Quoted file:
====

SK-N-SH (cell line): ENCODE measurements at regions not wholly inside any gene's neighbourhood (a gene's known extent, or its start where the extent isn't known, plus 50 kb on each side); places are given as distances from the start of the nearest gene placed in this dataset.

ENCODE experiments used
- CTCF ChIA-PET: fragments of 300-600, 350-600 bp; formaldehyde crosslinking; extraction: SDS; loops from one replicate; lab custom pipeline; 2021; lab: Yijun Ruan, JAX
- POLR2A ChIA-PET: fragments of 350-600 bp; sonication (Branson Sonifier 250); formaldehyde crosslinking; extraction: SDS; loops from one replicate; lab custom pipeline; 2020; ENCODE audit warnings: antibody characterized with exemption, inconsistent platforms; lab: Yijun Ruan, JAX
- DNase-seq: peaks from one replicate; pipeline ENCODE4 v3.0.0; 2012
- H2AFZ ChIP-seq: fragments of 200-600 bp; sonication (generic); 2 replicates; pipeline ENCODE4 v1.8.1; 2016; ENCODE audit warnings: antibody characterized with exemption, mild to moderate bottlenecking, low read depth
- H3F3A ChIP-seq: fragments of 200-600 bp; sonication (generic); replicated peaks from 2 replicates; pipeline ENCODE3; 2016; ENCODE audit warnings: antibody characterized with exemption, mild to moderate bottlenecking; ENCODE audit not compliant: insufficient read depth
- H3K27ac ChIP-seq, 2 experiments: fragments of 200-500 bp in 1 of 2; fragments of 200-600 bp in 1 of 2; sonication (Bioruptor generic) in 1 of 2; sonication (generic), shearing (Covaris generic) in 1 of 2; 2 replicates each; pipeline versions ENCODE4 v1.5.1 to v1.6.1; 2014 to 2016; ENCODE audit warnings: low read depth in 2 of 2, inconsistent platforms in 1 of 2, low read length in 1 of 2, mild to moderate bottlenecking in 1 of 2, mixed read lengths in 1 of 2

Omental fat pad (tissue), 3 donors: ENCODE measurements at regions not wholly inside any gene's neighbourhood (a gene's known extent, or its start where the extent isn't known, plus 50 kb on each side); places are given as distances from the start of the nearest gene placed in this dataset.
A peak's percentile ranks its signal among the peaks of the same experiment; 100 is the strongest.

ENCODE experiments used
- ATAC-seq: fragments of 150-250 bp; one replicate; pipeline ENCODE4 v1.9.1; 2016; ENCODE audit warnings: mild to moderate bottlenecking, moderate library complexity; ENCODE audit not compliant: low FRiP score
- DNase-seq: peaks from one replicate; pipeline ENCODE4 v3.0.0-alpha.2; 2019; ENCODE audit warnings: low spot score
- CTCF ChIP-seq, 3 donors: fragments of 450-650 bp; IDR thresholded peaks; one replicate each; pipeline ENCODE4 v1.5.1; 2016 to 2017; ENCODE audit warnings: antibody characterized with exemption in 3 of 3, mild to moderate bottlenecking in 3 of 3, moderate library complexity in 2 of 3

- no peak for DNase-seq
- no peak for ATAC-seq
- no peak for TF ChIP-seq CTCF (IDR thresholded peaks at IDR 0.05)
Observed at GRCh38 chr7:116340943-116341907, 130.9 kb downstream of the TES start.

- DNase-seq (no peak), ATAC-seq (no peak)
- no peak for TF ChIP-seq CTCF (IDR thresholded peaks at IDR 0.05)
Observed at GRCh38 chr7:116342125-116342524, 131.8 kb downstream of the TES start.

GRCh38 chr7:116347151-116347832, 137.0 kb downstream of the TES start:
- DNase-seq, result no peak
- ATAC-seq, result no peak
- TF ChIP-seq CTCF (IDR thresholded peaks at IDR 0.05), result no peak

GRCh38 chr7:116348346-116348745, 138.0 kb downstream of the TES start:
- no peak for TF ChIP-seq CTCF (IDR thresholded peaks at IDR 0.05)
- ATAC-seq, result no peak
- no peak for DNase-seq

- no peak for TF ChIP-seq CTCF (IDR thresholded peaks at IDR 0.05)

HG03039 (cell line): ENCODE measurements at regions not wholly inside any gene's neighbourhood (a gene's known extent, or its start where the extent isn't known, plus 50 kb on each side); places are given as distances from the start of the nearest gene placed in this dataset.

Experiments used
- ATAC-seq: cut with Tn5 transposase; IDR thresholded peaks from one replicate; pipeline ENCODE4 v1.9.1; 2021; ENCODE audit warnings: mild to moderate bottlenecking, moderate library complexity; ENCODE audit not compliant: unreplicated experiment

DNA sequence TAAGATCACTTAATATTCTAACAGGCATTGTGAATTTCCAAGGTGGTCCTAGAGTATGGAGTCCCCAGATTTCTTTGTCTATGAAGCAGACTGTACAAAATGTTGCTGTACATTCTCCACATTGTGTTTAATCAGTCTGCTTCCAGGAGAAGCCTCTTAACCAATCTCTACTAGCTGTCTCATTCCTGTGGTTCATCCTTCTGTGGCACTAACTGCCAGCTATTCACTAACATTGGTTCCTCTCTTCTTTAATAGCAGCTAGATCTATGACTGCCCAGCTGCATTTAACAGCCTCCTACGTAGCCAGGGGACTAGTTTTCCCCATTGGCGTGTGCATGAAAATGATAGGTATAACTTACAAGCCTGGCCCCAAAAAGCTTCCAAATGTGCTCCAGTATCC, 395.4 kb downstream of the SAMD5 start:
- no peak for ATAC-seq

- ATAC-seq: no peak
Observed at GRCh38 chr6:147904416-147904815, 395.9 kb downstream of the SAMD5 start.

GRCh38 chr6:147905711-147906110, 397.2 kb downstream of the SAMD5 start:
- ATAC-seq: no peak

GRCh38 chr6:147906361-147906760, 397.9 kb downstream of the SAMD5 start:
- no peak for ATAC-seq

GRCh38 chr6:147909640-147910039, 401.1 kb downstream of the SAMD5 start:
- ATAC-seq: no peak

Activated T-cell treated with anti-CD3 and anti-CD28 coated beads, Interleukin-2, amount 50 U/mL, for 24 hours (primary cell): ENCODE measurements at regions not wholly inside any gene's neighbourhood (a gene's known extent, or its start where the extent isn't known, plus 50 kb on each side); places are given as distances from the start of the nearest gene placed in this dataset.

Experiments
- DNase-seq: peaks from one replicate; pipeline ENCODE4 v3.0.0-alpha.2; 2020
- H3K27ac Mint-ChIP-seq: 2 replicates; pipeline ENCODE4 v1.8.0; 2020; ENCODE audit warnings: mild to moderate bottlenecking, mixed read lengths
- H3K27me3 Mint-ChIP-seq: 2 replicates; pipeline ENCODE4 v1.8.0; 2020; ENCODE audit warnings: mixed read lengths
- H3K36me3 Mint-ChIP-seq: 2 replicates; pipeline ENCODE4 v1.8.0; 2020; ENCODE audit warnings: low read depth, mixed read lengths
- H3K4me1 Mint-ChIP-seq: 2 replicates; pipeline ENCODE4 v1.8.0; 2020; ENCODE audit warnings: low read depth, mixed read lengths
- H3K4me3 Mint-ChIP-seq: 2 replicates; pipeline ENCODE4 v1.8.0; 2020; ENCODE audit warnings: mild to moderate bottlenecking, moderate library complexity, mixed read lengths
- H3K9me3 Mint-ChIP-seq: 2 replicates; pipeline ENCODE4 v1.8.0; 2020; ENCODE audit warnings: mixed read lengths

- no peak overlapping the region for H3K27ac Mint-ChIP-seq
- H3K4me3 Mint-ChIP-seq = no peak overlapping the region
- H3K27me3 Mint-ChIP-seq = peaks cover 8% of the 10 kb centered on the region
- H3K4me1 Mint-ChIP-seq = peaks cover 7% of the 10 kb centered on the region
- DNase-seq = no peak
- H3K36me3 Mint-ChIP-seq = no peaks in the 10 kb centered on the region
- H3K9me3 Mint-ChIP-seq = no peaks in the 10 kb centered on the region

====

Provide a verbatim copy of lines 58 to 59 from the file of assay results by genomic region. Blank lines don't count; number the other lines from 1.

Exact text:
- H3K36me3 Mint-ChIP-seq = no peaks in the 10 kb centered on the region
- H3K9me3 Mint-ChIP-seq = no peaks in the 10 kb centered on the region